iTunes for Bookworms
If you didn’t know about the magnitude of the Google Library Project, you’re not alone. In 1994, Google began approaching major libraries offering to digitize their stacks with an eye toward selling that digital content online, but only recently did industry heavyweights like Amazon, Microsoft and Yahoo! join forces to create an opposition called the Open Book Alliance (a little Orwellian, no?).
But before these Kings of the Internet saddled up, the Authors Guild and Association of American Publishers got wind of Google’s plans and filed a lawsuit alleging that the digitization of copyrighted books violates the copyright itself. Since then, a settlement has been reached that will allow the digitization project to continue. That settlement, however, is still subject to approval by a U.S. District Court where the Open Book Alliance and its friends plan to make their case.
One such friend is Scott E. Gant of a prominent Washington law firm. The New York Times reports that Gant’s amicus brief to the District Court represents “the most serious challenge yet to the settlement”. The comment was made by James Grimmelmann, an associate law professor at the New York Law School, who follows the case’s developments on his blog.
Google explains how the settlement, if approved, will affect its digitization project. In the meantime, the juggernaut internet company has just announced its release of over 1 million digital public domain books. The books can be downloaded in PDF format or EPUB, an open format which cannot be monopolized by any particular digital device.
I explained earlier that Amazon’s Kindle doesn’t support the EPUB format, but that Sony’s eReader does. Certainly that’s why Google is giving away some eReaders for the next ten days through a trivia contest. Answers are found using Google Book’s search engine.
Naturally the District Court ruling will apply to American copyright law, but across the ocean Europe is feeling the winds of change. Oxford University’s Bodleian Library is cooperating with Google, as are libraries in Germany, France and Spain. But now that the Europeans are all in it together, the European Commission will officially take a look at Google’s project next month.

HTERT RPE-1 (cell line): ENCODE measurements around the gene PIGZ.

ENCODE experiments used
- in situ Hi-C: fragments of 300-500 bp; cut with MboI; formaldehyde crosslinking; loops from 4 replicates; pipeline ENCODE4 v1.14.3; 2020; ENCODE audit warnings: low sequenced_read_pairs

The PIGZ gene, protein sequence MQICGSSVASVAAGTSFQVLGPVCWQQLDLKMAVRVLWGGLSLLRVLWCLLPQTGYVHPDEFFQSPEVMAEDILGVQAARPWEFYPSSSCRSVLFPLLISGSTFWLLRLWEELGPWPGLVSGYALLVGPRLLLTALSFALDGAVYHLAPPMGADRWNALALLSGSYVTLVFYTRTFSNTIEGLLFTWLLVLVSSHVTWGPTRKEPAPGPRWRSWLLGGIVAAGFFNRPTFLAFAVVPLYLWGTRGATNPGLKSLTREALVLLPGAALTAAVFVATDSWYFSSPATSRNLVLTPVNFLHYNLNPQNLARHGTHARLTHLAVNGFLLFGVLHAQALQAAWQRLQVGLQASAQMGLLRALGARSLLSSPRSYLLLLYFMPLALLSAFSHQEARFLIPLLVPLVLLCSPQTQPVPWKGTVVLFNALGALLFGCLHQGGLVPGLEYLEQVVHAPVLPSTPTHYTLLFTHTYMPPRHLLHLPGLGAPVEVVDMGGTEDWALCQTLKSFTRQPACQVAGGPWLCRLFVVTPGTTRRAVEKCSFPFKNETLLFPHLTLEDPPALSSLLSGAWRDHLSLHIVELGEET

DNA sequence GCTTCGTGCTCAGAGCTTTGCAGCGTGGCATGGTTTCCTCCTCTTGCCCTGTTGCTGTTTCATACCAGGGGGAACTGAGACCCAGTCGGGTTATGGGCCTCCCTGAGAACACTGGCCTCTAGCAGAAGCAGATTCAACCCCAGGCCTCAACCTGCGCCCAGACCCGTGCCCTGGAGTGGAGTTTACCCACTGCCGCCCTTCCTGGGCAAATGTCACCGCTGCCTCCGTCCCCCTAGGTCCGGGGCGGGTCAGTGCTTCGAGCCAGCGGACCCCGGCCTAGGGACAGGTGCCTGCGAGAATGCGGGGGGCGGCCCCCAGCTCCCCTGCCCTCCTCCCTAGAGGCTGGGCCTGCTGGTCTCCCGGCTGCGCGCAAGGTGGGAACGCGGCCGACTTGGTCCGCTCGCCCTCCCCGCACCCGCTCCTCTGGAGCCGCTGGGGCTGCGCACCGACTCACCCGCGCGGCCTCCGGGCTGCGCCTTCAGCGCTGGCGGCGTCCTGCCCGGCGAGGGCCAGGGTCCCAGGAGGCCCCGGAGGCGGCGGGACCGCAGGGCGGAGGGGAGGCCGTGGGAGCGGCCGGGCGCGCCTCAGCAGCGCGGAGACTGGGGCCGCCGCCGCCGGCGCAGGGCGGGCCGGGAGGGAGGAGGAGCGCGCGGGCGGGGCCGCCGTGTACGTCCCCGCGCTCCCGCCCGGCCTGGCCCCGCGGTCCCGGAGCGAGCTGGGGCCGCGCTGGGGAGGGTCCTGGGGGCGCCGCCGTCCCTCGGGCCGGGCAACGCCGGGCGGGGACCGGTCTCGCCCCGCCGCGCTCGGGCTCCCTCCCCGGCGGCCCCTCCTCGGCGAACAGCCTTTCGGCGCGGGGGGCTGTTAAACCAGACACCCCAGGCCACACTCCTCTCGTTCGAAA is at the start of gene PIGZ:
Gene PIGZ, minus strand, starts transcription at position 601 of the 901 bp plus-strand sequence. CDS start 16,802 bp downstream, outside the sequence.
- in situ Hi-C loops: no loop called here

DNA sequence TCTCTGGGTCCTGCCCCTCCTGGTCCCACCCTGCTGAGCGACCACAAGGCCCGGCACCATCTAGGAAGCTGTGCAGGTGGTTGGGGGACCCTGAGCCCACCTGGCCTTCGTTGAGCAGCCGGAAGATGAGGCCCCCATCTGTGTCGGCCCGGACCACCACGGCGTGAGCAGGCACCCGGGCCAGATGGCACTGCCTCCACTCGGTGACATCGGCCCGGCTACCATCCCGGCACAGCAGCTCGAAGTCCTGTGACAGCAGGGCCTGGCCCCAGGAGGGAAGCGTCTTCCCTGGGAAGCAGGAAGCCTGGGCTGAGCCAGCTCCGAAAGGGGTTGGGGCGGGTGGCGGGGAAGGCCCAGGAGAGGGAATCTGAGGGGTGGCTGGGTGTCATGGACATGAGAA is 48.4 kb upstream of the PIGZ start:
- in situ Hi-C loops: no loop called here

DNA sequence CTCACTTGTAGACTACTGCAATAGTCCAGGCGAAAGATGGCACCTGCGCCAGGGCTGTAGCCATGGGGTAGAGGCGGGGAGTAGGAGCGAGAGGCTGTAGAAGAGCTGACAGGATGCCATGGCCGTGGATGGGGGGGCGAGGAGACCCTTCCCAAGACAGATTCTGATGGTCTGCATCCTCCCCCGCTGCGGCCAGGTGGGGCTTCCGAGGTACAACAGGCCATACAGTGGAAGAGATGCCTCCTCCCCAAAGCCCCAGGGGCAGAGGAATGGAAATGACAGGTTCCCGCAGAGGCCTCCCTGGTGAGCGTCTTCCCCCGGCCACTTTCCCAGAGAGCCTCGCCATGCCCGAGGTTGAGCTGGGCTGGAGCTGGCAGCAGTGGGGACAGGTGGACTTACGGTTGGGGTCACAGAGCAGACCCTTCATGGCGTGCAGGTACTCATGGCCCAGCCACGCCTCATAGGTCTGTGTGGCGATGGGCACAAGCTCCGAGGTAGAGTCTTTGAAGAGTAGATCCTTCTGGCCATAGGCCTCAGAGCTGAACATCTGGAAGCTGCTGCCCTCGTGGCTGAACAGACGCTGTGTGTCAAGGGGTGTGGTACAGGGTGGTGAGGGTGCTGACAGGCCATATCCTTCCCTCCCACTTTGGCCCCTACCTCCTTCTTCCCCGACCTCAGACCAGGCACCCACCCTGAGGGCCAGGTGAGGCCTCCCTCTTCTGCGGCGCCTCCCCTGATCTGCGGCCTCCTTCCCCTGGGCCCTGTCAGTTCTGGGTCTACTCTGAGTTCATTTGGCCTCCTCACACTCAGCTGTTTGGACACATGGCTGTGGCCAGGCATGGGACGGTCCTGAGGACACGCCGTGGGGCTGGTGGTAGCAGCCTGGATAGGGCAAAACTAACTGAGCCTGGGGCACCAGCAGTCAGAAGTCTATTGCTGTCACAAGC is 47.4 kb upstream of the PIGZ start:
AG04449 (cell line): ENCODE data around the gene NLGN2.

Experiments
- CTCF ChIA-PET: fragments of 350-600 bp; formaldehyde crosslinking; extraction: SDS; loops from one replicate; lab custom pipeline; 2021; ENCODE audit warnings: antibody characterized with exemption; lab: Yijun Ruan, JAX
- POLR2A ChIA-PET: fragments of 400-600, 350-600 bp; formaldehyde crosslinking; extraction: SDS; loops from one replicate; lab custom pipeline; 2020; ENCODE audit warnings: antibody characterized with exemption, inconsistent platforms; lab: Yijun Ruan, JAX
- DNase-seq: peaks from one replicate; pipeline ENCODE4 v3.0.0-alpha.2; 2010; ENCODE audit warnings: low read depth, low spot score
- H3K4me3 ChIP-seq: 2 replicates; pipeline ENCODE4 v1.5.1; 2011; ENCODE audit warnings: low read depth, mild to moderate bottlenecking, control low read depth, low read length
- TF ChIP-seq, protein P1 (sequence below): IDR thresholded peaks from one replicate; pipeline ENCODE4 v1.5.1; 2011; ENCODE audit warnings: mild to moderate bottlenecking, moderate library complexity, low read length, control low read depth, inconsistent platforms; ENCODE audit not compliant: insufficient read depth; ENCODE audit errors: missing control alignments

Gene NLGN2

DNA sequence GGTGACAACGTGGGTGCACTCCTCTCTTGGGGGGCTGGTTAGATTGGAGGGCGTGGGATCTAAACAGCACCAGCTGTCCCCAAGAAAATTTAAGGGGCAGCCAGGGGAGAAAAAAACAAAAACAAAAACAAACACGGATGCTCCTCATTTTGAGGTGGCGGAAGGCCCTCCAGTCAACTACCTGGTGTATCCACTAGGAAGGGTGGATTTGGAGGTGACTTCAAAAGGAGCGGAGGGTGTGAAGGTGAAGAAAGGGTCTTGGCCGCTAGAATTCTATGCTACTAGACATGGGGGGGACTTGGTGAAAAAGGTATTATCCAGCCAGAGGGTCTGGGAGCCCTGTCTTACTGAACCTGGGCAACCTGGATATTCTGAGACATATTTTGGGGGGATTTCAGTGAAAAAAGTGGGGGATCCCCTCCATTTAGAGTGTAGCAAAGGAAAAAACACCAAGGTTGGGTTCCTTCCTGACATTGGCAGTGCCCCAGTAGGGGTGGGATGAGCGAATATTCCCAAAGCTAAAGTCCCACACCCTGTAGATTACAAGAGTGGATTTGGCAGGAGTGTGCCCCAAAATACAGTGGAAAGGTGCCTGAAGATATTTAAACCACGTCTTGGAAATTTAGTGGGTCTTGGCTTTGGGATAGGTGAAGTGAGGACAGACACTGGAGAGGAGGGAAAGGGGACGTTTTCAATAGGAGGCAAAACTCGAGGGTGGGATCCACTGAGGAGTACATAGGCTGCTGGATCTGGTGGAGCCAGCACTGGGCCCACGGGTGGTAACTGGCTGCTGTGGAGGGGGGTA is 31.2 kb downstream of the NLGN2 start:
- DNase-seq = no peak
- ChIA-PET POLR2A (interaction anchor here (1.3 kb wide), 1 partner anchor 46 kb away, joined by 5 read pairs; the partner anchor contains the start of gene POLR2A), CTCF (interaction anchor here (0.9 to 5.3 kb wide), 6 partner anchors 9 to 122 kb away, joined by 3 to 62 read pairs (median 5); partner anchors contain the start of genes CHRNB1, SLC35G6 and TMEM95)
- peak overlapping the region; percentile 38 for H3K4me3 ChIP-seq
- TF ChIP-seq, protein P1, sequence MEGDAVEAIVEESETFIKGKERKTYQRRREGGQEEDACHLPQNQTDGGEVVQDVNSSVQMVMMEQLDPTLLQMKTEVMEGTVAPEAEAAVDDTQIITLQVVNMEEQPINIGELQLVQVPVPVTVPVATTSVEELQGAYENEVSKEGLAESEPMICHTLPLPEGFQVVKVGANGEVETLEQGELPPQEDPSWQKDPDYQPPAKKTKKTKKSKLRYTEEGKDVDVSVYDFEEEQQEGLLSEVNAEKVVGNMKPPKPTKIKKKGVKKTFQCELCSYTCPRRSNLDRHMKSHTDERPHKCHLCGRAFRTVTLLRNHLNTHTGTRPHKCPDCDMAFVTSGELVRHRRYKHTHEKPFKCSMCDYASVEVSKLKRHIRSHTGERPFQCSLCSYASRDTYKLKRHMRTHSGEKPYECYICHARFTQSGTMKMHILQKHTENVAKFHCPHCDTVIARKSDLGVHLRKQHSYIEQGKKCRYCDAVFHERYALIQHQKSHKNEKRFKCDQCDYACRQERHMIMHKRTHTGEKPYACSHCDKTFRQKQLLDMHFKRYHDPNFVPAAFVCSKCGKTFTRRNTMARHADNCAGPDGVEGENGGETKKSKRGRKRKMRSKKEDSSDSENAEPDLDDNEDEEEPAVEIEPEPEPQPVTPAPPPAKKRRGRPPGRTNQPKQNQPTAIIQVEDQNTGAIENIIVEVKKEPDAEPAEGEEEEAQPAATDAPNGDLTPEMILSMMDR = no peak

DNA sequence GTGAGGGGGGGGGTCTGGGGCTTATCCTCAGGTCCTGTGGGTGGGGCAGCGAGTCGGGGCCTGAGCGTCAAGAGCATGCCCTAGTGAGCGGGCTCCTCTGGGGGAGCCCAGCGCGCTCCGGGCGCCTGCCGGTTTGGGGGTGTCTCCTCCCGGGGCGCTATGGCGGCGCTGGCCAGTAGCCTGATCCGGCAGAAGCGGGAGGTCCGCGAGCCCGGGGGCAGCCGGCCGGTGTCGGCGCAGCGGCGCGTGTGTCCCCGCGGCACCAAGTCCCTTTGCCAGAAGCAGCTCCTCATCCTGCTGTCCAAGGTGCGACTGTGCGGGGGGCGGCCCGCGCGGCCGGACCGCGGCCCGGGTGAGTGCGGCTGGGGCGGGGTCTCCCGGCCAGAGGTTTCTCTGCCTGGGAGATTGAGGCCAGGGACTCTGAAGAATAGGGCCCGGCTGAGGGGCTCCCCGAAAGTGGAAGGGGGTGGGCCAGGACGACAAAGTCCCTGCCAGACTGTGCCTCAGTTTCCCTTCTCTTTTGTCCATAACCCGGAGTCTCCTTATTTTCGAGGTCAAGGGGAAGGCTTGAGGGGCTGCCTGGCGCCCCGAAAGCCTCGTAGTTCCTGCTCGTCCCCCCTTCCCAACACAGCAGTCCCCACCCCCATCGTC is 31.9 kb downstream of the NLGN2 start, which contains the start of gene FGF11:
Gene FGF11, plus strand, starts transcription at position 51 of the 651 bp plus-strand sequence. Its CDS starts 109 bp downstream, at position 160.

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Antimicrobial resistance is growing worldwide, rendering many "work horse" medicines ineffective. Without intervention, drug-resistant pathogens could lead to millions of deaths by 2050. Thankfully, companies like Pfizer are taking action.
- Antimicrobial-resistant pathogens are one of the largest threats to global health today.
- As we get older, our immune systems age, increasing our risk of life threatening infections. Without reliable antibiotics, life expectancy could decline for the first time in modern history.
- If antibiotics become ineffective, common infections could result in hospitalization or even death. Life-saving interventions like cancer treatments and organ transplantation would become more difficult, more often resulting in death. Routine procedures would become hard to perform.
- Without intervention, resistant pathogens could result in 10 million annual deaths by 2050.
- By taking a multi-faceted approach—inclusive of adherence to good stewardship, surveillance and responsible manufacturing practices, as well as an emphasis on prevention and treatment—companies like Pfizer are fighting to help curb the spread.
Progressive America would be half as big, but twice as populated as its conservative twin
- America's two political tribes have consolidated into 'red' and 'blue' nations, with seemingly irreconcilable differences
- Perhaps the best way to stop the infighting is to go for a divorce – and give the two nations a country each
- Based on the UN's partition plan for Israel/Palestine, this proposal provides territorial contiguity and sea access to both 'red' and 'blue' America
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